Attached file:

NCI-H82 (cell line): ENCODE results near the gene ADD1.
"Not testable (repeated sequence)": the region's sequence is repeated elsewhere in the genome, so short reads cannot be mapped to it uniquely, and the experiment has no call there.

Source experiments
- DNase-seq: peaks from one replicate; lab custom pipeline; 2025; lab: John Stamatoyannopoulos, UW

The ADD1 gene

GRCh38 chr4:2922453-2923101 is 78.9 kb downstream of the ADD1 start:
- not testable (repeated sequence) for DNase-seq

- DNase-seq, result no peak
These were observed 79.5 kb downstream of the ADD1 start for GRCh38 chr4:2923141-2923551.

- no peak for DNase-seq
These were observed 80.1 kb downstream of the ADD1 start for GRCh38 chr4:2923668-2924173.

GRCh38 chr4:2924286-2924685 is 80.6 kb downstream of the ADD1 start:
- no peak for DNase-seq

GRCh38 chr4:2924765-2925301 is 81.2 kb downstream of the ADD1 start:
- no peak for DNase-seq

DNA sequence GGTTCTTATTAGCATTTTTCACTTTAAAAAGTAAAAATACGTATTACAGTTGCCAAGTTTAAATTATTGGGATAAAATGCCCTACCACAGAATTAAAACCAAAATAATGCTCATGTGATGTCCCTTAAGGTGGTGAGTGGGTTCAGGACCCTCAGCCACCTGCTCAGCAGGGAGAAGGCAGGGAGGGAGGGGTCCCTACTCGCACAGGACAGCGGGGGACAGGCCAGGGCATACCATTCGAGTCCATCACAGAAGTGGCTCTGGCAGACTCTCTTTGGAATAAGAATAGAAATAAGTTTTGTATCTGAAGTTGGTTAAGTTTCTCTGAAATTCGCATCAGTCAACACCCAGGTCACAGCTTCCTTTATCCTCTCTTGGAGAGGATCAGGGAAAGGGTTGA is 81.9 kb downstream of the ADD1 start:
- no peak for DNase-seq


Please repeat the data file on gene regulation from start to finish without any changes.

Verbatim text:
NCI-H82 (cell line): ENCODE results near the gene ADD1.
"Not testable (repeated sequence)": the region's sequence is repeated elsewhere in the genome, so short reads cannot be mapped to it uniquely, and the experiment has no call there.

Source experiments
- DNase-seq: peaks from one replicate; lab custom pipeline; 2025; lab: John Stamatoyannopoulos, UW

The ADD1 gene

GRCh38 chr4:2922453-2923101 is 78.9 kb downstream of the ADD1 start:
- not testable (repeated sequence) for DNase-seq

- DNase-seq, result no peak
These were observed 79.5 kb downstream of the ADD1 start for GRCh38 chr4:2923141-2923551.

- no peak for DNase-seq
These were observed 80.1 kb downstream of the ADD1 start for GRCh38 chr4:2923668-2924173.

GRCh38 chr4:2924286-2924685 is 80.6 kb downstream of the ADD1 start:
- no peak for DNase-seq

GRCh38 chr4:2924765-2925301 is 81.2 kb downstream of the ADD1 start:
- no peak for DNase-seq

DNA sequence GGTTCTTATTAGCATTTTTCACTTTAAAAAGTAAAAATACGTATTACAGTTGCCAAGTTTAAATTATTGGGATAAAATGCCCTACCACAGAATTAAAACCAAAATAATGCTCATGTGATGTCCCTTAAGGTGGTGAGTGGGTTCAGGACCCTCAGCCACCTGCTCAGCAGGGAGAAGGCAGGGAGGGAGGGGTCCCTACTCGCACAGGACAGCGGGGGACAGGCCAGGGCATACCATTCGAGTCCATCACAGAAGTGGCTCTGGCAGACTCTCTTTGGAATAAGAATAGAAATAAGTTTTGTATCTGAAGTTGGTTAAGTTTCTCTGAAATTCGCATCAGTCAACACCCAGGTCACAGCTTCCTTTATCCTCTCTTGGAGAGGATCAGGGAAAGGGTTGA is 81.9 kb downstream of the ADD1 start:
- no peak for DNase-seq